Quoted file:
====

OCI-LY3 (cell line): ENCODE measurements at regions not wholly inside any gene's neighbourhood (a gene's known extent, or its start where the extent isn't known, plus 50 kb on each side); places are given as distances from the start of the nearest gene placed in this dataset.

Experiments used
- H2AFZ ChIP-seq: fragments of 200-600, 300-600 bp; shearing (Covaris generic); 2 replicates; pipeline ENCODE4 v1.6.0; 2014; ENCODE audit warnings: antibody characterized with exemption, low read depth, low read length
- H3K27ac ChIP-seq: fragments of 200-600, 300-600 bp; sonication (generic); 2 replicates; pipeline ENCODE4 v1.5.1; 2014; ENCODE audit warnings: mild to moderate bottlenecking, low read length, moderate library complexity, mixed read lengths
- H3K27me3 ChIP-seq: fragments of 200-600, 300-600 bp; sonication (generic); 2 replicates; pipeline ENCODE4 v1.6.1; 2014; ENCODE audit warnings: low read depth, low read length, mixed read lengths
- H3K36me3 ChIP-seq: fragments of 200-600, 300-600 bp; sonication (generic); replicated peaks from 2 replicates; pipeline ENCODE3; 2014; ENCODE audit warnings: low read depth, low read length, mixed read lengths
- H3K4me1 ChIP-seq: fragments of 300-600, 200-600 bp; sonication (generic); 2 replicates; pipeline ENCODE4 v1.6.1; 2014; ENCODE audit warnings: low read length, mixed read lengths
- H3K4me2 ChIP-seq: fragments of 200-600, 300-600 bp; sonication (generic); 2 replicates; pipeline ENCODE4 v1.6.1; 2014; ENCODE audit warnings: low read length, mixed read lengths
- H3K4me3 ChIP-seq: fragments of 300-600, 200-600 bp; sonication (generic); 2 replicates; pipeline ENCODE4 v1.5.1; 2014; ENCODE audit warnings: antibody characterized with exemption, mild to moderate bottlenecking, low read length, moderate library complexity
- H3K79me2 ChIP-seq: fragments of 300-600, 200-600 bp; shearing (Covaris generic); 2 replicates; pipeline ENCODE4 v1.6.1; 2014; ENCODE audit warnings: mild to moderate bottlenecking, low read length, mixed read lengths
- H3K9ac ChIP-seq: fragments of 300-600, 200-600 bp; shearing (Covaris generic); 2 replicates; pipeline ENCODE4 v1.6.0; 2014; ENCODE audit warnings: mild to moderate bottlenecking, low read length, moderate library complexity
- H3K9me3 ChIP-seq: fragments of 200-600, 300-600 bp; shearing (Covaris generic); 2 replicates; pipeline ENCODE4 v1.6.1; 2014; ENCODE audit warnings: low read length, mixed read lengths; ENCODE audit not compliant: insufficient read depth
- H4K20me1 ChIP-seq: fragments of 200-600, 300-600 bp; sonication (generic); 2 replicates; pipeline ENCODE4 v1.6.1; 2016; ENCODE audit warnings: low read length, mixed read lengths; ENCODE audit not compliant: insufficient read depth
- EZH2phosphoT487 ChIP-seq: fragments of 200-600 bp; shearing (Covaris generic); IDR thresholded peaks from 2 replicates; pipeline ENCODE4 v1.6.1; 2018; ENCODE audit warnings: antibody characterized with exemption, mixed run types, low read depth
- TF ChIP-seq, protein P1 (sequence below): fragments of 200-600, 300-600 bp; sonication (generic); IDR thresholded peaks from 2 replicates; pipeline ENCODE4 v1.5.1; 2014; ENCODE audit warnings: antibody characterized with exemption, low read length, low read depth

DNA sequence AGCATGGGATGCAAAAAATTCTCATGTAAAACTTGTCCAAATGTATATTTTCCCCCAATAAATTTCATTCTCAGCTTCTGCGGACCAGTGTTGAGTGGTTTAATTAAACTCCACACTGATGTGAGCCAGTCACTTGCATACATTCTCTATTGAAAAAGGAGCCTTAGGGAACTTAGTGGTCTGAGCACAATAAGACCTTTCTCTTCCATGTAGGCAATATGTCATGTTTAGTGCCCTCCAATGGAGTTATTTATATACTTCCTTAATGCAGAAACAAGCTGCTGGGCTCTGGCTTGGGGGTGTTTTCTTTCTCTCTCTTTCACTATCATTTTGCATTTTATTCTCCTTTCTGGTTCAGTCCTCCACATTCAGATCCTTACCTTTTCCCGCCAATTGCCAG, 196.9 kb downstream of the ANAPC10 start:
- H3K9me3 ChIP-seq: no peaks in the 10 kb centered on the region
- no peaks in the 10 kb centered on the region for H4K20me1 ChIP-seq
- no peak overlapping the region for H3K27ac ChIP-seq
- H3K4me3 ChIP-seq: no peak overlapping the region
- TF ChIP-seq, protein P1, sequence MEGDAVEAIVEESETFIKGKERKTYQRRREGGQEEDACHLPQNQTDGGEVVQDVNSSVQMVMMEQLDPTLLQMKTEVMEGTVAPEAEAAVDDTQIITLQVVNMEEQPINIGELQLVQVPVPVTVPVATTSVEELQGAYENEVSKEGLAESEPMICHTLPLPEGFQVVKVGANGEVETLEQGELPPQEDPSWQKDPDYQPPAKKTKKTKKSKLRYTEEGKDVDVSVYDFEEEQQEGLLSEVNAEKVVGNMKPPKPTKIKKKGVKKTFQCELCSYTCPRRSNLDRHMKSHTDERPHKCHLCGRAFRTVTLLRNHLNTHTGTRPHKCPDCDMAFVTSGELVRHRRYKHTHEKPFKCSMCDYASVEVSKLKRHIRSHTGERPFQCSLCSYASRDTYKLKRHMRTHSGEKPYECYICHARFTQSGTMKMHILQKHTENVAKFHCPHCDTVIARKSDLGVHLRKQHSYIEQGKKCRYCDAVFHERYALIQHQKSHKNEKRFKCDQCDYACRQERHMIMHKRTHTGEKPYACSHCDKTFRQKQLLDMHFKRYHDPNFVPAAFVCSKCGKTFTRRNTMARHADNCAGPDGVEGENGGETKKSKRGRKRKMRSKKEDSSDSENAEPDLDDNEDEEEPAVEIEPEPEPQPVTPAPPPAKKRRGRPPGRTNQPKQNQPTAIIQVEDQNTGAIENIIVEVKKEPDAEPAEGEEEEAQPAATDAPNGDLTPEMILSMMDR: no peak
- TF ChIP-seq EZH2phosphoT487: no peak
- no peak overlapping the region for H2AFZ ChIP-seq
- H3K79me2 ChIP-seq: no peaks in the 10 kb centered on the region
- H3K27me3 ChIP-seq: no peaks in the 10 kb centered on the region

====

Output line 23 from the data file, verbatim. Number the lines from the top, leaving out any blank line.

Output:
- no peak overlapping the region for H2AFZ ChIP-seq